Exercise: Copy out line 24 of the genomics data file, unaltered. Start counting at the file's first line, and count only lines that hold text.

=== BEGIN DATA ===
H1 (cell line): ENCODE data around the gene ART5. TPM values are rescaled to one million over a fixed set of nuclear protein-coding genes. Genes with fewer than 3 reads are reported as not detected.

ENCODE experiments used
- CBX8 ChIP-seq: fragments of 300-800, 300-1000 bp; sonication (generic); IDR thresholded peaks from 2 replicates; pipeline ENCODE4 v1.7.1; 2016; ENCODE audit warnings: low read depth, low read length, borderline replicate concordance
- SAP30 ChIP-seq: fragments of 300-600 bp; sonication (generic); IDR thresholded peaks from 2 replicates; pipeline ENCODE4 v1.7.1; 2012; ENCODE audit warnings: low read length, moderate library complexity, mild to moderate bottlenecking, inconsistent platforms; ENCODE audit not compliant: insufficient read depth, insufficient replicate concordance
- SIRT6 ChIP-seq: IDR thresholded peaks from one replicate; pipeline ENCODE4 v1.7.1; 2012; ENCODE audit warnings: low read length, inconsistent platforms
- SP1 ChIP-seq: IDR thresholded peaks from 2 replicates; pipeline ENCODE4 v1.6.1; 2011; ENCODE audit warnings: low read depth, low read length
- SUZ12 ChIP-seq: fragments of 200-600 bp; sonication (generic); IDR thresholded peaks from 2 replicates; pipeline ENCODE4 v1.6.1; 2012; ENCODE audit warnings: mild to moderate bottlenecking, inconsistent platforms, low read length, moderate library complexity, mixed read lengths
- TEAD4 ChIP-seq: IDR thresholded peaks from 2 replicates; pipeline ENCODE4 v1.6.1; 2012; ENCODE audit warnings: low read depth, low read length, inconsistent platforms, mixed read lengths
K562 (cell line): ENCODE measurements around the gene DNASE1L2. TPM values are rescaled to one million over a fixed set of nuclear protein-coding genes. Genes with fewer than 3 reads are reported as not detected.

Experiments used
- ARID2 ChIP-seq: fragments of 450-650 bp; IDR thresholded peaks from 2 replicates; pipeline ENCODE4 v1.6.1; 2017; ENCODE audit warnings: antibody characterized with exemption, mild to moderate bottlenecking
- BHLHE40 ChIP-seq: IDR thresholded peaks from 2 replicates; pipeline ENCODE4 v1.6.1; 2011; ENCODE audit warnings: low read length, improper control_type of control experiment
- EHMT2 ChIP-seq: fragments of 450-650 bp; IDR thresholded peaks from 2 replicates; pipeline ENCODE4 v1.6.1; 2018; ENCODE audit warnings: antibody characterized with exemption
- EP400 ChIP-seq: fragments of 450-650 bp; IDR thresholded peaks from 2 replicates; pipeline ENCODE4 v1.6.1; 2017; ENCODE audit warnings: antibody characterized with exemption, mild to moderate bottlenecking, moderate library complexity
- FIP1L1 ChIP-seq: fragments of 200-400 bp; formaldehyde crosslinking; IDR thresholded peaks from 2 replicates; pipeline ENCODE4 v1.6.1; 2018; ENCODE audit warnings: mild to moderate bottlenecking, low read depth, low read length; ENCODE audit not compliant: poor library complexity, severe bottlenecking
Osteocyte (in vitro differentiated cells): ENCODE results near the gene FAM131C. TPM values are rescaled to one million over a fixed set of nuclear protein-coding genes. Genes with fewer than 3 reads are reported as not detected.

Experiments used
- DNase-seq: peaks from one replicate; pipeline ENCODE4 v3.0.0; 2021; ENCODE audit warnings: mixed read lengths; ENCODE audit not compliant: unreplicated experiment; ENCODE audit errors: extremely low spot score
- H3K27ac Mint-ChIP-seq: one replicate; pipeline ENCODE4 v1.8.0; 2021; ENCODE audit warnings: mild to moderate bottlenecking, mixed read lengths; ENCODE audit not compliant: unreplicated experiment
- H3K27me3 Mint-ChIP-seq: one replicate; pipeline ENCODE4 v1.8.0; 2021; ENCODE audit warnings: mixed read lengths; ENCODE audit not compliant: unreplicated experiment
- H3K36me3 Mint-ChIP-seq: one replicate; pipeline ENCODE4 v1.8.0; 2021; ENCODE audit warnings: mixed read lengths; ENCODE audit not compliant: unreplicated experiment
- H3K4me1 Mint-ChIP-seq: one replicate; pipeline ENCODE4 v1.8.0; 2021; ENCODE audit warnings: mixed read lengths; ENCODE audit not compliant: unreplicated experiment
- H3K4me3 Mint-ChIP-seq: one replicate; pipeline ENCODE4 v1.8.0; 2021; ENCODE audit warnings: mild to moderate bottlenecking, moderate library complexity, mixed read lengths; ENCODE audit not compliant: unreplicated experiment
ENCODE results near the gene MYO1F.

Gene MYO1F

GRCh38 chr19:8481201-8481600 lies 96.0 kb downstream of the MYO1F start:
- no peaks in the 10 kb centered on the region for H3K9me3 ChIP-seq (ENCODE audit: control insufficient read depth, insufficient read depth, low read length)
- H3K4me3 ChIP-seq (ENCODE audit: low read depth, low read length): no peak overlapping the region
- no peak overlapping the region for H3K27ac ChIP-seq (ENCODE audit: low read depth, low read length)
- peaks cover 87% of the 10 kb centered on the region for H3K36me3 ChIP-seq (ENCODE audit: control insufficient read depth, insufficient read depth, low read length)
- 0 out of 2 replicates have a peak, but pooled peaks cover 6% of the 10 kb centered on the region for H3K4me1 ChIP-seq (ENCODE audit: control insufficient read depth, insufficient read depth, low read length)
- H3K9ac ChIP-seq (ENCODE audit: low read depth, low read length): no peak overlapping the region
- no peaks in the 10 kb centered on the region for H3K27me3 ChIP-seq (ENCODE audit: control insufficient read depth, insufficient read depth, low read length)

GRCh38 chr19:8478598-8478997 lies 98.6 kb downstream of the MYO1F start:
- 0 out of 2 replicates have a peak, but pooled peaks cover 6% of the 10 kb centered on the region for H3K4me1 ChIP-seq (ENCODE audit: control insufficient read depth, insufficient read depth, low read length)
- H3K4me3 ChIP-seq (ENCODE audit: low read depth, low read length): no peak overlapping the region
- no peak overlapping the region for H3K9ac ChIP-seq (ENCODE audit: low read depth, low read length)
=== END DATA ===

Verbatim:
ENCODE results near the gene MYO1F.